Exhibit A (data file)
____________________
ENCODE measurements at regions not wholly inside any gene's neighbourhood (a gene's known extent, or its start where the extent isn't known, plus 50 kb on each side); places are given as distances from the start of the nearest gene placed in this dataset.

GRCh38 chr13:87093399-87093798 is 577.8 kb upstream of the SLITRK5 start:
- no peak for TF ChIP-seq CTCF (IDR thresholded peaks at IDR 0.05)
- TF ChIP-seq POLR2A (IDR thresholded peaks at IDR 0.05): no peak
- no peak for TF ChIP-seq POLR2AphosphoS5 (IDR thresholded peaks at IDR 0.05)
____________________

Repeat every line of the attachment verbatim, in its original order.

ENCODE measurements at regions not wholly inside any gene's neighbourhood (a gene's known extent, or its start where the extent isn't known, plus 50 kb on each side); places are given as distances from the start of the nearest gene placed in this dataset.

GRCh38 chr13:87093399-87093798 is 577.8 kb upstream of the SLITRK5 start:
- no peak for TF ChIP-seq CTCF (IDR thresholded peaks at IDR 0.05)
- TF ChIP-seq POLR2A (IDR thresholded peaks at IDR 0.05): no peak
- no peak for TF ChIP-seq POLR2AphosphoS5 (IDR thresholded peaks at IDR 0.05)